How to Tell an Old Man He Can’t Climb a Tree – Brooke Schifano

In June, I fly across the country to the yellow house, the lemon
trees heavy with fruit just over the fence: fists of orange,

heads of grapefruit, and tangerine with their easy white
peels in spirals at my feet. The picker leaves splinters marooned

in my palms as I harpoon the handle and angle the iron
cage around the fruit, set the metal teeth to the new-green

stem, and pull. I climb farther up the tree, up its old wood
knobs and around its thorny arms, angling myself toward the citrus

hanging over the neighbor’s roof. Papa says he’ll get a ladder, steel
himself up, over the fence, jump onto the neighbor’s shiny

new gutters, and pick them all quick and easy, he says, bright-
eyed below me. He keeps catching, though, as I drop distracting shades

of orange and yellow into hands as sturdy and dirt-stained
as they’ve always been, as intact as instinct: let no ripe lemon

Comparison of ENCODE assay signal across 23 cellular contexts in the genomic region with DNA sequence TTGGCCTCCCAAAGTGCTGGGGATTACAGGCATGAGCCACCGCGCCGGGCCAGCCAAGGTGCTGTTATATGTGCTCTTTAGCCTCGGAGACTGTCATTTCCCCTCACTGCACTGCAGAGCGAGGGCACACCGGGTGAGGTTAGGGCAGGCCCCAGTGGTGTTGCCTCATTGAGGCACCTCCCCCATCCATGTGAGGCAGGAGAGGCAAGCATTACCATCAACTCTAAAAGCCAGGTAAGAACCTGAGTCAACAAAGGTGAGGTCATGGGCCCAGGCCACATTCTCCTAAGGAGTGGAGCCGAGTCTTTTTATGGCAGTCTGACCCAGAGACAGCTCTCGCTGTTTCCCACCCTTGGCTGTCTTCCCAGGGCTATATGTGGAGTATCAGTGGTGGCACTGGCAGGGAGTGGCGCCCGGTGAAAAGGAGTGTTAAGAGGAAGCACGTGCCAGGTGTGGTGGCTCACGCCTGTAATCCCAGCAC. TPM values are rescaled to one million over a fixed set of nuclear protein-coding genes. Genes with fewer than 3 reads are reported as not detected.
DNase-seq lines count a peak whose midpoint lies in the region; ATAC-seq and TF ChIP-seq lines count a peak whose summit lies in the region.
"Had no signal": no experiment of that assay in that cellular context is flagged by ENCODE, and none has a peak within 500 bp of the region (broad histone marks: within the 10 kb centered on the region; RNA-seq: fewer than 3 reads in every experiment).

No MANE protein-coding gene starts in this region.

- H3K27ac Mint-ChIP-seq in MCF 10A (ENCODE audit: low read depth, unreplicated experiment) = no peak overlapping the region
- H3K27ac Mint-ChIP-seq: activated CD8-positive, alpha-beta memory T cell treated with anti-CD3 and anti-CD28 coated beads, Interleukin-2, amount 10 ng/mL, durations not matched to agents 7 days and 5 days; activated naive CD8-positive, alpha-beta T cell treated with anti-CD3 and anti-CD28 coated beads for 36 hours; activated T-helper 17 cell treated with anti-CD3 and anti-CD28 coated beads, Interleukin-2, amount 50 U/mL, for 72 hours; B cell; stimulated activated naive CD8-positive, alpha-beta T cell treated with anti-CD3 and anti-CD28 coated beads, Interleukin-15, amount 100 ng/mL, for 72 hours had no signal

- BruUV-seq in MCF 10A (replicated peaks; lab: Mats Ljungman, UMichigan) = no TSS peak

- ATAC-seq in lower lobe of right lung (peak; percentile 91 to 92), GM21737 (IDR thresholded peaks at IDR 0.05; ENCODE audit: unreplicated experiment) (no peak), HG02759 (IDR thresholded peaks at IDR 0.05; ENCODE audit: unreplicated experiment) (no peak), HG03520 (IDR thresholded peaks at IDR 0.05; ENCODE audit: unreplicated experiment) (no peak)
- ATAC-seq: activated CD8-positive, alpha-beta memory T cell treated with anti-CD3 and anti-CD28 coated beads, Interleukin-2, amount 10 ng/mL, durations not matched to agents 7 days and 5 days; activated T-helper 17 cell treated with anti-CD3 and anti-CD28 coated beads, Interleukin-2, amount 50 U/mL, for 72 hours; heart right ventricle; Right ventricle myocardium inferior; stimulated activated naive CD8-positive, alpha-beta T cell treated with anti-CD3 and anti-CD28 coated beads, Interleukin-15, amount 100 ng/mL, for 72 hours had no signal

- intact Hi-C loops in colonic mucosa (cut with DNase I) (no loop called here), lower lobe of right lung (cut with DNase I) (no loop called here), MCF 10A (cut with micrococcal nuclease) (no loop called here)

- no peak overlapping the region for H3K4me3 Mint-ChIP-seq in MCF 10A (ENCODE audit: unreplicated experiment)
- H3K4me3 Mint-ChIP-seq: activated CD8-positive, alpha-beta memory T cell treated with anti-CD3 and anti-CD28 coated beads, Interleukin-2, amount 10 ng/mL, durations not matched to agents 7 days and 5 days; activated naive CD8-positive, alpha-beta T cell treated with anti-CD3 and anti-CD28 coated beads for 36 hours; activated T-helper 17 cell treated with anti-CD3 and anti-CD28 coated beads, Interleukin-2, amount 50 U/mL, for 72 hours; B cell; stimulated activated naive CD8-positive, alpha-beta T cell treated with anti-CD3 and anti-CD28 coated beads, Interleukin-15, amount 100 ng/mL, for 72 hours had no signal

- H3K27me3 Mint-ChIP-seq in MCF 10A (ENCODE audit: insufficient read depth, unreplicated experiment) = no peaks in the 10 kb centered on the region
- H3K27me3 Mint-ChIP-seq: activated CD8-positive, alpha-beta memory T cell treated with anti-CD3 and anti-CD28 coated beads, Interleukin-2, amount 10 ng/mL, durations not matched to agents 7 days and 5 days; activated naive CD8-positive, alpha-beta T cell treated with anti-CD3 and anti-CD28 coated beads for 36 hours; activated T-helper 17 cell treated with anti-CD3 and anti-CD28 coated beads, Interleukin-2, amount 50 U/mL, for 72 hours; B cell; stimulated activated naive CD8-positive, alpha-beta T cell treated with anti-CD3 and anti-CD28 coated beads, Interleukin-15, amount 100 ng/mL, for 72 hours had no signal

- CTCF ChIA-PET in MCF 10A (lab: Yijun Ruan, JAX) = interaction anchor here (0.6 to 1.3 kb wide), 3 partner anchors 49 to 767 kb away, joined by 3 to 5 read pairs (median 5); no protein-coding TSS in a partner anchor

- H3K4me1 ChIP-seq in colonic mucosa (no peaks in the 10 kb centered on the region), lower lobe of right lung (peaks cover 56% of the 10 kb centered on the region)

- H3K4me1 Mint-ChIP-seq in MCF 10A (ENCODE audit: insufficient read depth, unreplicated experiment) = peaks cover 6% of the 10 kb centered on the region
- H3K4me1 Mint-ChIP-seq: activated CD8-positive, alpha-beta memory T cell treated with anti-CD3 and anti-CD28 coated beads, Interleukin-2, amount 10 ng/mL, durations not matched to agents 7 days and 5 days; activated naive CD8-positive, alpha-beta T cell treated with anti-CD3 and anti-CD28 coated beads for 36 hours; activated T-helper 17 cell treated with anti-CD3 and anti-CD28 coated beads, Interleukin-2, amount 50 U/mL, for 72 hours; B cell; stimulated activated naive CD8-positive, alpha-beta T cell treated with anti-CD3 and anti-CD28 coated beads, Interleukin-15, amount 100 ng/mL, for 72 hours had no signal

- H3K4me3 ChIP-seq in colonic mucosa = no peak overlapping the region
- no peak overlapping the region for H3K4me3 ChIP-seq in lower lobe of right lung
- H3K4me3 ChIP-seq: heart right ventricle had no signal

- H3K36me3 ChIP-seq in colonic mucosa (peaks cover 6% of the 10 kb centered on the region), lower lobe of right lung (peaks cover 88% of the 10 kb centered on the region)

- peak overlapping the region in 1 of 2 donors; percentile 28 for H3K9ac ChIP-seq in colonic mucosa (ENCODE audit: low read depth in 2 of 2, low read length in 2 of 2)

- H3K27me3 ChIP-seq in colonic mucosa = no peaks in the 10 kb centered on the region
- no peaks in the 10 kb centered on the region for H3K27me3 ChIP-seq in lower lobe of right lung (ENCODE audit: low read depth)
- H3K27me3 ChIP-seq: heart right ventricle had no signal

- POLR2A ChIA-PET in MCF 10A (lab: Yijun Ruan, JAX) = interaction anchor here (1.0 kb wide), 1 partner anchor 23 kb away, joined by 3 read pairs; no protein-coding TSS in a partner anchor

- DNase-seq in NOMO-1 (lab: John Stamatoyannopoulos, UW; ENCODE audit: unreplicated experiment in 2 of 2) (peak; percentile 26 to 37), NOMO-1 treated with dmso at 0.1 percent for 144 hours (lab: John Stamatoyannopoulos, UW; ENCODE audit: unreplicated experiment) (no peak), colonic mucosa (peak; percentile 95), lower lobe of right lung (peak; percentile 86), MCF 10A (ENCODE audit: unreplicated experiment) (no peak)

go to waste. He built the planters, planted the trees, watched them green
taller and fuller, watched them flower, fruit, branch full-yellowed

year after year over that big fence, but soon he’ll forget the ladder, blur
his steel resolve, and he’ll look at the sky again, up at me, thorn-scratched red

and stinging—his eyes reflecting a vast blue, blank space.

B SchifanoBrooke Schifano is a poetry MFA candidate at UMass Boston. Her poetry has appeared most recently in Mortar Magazine, and she’s served previously as a poetry editor for Breakwater Review and Fourteen Hills. She currently lives in Boston with her small cat and her human.